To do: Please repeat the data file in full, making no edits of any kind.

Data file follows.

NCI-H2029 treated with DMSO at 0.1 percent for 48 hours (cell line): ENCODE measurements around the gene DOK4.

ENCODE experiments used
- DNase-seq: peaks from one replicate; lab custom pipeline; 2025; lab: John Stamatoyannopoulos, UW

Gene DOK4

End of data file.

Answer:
NCI-H2029 treated with DMSO at 0.1 percent for 48 hours (cell line): ENCODE measurements around the gene DOK4.

ENCODE experiments used
- DNase-seq: peaks from one replicate; lab custom pipeline; 2025; lab: John Stamatoyannopoulos, UW

Gene DOK4